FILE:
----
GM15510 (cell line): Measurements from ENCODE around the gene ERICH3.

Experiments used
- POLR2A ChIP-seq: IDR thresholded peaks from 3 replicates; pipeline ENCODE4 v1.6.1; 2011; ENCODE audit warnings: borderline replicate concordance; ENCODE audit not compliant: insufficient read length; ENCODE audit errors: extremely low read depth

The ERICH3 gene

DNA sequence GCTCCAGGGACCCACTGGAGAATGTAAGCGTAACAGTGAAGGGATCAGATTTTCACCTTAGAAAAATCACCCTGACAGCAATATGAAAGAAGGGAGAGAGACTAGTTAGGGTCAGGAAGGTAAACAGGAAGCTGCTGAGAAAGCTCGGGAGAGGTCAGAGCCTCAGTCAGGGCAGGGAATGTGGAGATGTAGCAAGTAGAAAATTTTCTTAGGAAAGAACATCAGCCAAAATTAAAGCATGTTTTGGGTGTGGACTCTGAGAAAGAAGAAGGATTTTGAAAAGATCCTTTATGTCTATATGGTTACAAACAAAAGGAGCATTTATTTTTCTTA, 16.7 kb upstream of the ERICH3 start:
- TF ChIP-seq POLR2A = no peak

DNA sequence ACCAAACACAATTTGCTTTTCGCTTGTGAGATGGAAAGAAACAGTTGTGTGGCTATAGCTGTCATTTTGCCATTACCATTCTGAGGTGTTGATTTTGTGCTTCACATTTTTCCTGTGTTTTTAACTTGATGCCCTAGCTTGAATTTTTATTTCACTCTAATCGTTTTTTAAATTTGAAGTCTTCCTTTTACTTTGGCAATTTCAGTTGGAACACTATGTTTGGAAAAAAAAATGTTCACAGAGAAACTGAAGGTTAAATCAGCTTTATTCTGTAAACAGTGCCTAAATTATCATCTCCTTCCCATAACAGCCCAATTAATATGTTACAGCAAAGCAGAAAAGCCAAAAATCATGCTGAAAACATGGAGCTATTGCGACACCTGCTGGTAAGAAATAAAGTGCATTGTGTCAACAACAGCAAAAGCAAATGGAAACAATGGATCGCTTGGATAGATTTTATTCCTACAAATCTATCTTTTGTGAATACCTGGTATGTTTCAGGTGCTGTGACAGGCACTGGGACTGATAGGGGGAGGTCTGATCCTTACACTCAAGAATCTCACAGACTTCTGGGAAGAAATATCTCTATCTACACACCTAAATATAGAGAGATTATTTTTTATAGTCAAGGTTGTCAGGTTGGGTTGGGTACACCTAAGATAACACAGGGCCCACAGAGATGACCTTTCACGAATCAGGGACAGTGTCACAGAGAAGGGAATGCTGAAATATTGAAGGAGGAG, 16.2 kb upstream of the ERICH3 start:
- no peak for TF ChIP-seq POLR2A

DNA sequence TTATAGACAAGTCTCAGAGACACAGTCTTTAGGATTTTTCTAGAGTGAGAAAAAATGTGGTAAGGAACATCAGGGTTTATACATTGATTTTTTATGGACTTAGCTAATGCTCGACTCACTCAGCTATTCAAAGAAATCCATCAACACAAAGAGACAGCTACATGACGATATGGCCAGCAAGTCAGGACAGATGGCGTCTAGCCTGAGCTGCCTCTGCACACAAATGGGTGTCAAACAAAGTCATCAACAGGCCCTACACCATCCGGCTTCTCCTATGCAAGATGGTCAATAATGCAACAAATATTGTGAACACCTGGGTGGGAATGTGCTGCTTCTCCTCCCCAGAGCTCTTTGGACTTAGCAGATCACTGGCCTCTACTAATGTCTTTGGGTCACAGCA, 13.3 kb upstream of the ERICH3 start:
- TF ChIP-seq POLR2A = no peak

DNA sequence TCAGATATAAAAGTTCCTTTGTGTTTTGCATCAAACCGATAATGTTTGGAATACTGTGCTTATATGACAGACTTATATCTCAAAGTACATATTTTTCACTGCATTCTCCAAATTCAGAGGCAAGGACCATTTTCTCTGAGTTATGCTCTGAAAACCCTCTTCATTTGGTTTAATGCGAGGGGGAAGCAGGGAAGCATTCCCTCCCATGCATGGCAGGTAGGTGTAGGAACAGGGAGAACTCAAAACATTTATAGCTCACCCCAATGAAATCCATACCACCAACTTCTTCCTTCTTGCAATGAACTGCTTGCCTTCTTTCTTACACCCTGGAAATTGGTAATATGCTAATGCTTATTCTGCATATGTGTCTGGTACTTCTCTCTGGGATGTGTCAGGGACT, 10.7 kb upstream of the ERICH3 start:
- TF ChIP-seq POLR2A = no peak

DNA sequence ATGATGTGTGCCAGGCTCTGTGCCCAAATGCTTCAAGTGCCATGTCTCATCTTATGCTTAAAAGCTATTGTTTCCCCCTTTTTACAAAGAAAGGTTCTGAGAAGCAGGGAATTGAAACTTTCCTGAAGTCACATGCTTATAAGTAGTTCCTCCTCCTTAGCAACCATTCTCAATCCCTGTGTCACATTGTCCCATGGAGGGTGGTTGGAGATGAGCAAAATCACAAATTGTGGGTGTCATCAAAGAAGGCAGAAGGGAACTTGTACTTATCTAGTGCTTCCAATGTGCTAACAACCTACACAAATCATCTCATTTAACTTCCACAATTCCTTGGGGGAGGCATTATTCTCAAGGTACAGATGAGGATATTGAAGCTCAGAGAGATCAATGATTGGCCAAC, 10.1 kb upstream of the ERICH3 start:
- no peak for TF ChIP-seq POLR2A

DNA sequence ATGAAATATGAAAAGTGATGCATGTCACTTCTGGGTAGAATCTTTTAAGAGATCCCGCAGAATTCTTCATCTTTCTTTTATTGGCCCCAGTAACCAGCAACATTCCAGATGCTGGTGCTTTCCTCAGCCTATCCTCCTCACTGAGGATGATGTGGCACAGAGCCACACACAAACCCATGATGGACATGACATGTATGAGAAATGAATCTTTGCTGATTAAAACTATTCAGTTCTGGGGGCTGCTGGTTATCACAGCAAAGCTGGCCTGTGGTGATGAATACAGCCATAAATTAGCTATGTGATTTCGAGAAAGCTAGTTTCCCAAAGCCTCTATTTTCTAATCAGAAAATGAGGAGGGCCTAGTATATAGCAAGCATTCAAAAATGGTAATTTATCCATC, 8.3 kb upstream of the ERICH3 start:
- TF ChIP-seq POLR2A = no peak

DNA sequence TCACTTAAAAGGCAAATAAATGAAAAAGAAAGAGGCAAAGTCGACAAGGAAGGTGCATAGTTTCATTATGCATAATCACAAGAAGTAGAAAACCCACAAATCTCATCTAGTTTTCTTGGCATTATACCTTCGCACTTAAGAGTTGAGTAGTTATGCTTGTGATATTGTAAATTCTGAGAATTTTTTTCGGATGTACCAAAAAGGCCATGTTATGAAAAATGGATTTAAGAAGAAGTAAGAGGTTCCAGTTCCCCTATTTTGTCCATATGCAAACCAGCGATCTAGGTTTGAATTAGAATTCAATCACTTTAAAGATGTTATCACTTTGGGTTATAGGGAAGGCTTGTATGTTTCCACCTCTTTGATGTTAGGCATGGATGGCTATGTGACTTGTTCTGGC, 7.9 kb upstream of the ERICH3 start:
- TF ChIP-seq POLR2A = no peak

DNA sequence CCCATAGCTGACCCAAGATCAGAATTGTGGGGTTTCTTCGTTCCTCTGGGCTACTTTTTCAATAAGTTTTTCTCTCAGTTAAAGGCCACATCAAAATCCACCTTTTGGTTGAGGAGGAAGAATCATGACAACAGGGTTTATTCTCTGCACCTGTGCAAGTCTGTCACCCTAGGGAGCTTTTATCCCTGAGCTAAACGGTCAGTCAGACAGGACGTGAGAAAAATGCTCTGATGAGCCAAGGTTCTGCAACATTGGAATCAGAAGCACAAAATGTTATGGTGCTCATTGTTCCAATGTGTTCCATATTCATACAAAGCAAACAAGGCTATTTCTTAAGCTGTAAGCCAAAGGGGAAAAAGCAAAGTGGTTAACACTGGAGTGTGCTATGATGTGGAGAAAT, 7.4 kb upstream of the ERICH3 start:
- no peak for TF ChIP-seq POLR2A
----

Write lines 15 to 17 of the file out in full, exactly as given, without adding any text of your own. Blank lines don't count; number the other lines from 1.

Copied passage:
DNA sequence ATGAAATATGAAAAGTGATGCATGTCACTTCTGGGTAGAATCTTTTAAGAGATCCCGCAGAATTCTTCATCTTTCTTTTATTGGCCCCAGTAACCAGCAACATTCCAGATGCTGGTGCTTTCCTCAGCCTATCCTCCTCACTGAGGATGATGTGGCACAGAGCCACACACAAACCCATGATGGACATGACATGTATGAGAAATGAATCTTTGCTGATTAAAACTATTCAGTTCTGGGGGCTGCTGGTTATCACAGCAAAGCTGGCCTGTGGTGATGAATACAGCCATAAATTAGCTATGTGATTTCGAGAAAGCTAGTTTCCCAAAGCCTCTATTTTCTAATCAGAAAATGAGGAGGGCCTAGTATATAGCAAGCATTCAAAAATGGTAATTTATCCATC, 8.3 kb upstream of the ERICH3 start:
- TF ChIP-seq POLR2A = no peak

DNA sequence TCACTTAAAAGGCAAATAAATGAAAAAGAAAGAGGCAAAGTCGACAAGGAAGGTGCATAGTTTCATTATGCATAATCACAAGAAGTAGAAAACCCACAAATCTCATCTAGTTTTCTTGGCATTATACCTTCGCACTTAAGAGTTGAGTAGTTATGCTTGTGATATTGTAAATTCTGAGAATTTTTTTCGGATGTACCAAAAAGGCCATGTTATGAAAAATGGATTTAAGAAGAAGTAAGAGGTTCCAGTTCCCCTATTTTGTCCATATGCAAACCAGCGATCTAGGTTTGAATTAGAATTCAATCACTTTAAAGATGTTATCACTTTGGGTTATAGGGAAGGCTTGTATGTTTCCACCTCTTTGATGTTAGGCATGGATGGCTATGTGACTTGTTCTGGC, 7.9 kb upstream of the ERICH3 start: